HH: Disastrous…now let’s get to the serious stuff. Over at Verum Serum, there is very extensive and detailed chronology of the tides of war that have been flowing between the West and Iran going back a very long time. But we’ve entered a new phase now, Mark Steyn. What do you make of the conduct of Great Britain, vis-a-vis the Iranian kidnapping of their sailors?

MS: Well, they were weak when this happened three years ago, and I believe I wrote in the Telegraph at the time that this was a great act of weakness by the British against an act of piracy by the Islamic Republic of Iran. Now if you allow people to get away with it, they try it again. They get a little more bolder. This parading of this woman, this female sailor, Royal Navy personnel rating, as they call it in the Royal Navy, in Islamic clothing, is a clear breach of the Geneva Conventions.

HH: Yes.

MS: But all the people who complain and whine about Gitmo all day long don’t care about countries like Iran violating the Geneva Conventions. Iran can violate them with impunity, and so will continue to do so. And I’m very concerned. Iran, you talk about the chronology, Iran respects far fewer of the basic courtesies between states than the Soviet Union, or the Chinese Communists, or any other traditional enemy of the United States has ever done. And the fact of the matter is that we respond weakly every time this happens. The absolute low point of the Cold War was nothing to do with America’s relations with the Soviet Union, but was Jimmy Carter’s completely disastrous behavior, vis-a-vis Iran in 1979. And the British are in effect reenacting a Carter strategy, 28 years later.

HH: Do you…I noted that you quoted at, Speaker Gingrich’s suggestion on this program yesterday, Rush even played it today, that first, blow the gasoline refinery, and then stop the tankers. Do you think there’s a chance in the world the Brits will adopt such a strategy?

MS: No, and I think the thing about it is that if you were to propose that either in the House of Commons, or in the United States Congress, people would regard you as an extremist. You would be accused of escalating the situation. Now I think you could make the case that in fact, you don’t even need to do as Newt was talking about with you, which is to threaten them privately with it for a week. I mean, you could make the case that they should just do it. I mean, Iran surprises us all the time. It seizes sailors, it takes out hit contracts on British subjects like Salman Rushdie, it blows up community centers in Argentina, it seizes the U.S. Embassy. Iran doesn’t threaten to do that, it just gets on with it and does it. And maybe there’s a case to be said for well, maybe we should just do something against Iran. Maybe we should just take out that refinery, and they can wake up to it, and see it smoking when it happens, and then they’ll realize we’re serious. But the fact of the matter is that at the moment, when you hear Speaker Gingrich talk about that on your show, you then think well, can I imagine the British Foreign Secretary threatening that? Can I imagine Condoleezza Rice threatening that? And it’s actually there, and you realize how far all the options have bled away, so that now, Tony Blair is threatening, threatening to very quietly raise the possibility of sometime down the road, getting a U.N. resolution on possible trade, blah, blah, blah, blah, blah. And we all know that anything meaningful can’t be done by the U.N., because it would be vetoed by some combination of the Chinese, the Russians and the French. So in other words, it’s a non-threat, and the Iranians understand it as such.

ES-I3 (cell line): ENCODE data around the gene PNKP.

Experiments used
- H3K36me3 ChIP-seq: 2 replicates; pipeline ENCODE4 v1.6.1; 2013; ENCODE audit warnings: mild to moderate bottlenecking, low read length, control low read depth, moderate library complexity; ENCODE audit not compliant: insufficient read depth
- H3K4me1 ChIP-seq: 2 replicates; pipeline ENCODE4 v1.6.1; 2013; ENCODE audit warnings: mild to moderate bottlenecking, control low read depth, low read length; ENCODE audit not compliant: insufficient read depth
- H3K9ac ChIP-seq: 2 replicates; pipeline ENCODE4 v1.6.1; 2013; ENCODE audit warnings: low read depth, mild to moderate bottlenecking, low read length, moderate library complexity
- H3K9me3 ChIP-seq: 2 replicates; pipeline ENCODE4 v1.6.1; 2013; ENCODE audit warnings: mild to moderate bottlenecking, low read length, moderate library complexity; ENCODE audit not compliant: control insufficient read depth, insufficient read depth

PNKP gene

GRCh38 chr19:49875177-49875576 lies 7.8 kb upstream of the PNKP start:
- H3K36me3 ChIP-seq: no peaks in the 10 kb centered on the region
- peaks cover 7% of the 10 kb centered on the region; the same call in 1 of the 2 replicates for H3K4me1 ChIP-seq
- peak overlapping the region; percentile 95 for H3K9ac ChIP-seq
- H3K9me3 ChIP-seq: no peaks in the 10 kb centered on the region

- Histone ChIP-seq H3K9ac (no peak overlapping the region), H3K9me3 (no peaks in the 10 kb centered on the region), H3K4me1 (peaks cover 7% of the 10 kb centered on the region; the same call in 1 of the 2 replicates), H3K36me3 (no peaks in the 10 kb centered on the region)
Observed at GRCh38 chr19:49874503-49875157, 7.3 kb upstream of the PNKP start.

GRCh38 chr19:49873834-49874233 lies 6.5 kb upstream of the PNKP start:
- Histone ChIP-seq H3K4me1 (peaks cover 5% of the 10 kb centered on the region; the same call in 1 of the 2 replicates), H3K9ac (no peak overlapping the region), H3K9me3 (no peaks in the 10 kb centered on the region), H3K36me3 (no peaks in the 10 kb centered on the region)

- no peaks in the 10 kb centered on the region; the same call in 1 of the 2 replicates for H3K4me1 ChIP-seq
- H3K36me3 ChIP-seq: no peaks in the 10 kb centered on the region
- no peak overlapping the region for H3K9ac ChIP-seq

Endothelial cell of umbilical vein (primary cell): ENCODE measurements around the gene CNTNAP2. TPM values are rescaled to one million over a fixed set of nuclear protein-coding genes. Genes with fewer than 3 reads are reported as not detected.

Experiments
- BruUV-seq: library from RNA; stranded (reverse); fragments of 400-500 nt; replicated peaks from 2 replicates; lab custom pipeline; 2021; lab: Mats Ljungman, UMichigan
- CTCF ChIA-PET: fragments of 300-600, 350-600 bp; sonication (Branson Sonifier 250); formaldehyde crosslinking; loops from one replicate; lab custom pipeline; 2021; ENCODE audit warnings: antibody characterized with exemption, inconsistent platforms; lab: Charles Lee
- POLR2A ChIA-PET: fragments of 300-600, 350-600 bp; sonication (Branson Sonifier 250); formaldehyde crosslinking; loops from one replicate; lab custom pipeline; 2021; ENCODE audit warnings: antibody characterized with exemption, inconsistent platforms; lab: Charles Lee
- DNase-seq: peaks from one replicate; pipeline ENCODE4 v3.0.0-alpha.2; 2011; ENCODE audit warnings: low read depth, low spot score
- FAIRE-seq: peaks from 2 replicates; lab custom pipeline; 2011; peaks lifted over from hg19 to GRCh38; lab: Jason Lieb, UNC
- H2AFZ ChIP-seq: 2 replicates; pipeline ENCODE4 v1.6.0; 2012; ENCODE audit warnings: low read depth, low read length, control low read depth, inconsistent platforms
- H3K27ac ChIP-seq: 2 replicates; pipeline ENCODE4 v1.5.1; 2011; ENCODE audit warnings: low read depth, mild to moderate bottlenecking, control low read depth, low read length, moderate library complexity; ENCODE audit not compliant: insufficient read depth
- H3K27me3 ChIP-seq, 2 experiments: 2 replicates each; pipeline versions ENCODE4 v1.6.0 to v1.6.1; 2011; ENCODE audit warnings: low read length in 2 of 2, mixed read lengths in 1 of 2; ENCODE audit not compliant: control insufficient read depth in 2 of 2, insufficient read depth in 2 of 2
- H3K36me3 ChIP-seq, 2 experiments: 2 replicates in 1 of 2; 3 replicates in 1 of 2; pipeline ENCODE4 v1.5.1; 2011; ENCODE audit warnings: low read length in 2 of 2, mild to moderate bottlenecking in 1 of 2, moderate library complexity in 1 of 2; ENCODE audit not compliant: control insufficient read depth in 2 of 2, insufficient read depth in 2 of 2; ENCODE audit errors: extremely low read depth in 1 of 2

HH: And back in Tehran, they say I guess we can push even further, don’t they?

MS: Exactly.

HH: And as a result, great power status, as you wrote at National Review, erodes, and is not quickly reassembled. I don’t know if Great Britain gets it back. As Arthur Herman said, they used to wonder if they’d left a navy big enough to defend Great Britain. Now the question is do they have a navy big enough to defend the navy.

– – – – –

HH: Mark Steyn goes Perry Mason in Chicago at the trial of Conrad Black.

MS: That is one of the all-time great TV theme tunes. I haven’t heard that in a long time.

HH: It is, and you’re instantly there in the courtroom.

MS: Yeah, they should play that every morning. I’d love to enter to that music.

HH: Well now, there are a couple of elements to this which I’m fascinated by. First of all, I wrote this last weekend when I discovered this. You’re writing this for McClain’s, which is what, like the Time Magazine of Canada?

MS: That’s right. It’s basically Canada’s biggest selling general interest magazine.

HH: And so they’ve drafted you and sent you to Chicago to basically cover a trial that has a lot of people gripped, but my guess is 95% of Americans don’t know who Conrad Black is, and would scratch their head as to why a Canadian who became a House of Lords member is on trial in Chicago, that could be facing the rest of his life in the slammer. What’s going on, Mark Steyn?

MS: Well basically, a couple of years ago, Conrad Black’s company, Hollinger, was the 2nd or 3rd biggest newspaper group in the world, basically in every major English-speaking country, they ran all Canada’s major dailies, the Ottawa Citizen, Montreal Gazette, Vancouver Sun. They had the Daily Telegraph, which is Britain’s biggest selling broadsheet newspaper. They had the Jerusalem Post. They had the Fairfax Group in Australia, which publishes the Sydney Morning Herald, the Melbourne Age, all Australia’s big papers. And they happened to own a lot of, big bunch of small papers in the United States. And as a result, they brought all these essentially British commonwealth papers under the umbrella of an American public company, which is why, as you point out, a guy who’s essentially an Anglo-Canadian press baron is now looking at 101 years in the slammer in a Chicago courthouse.

HH: Now what is he charged with?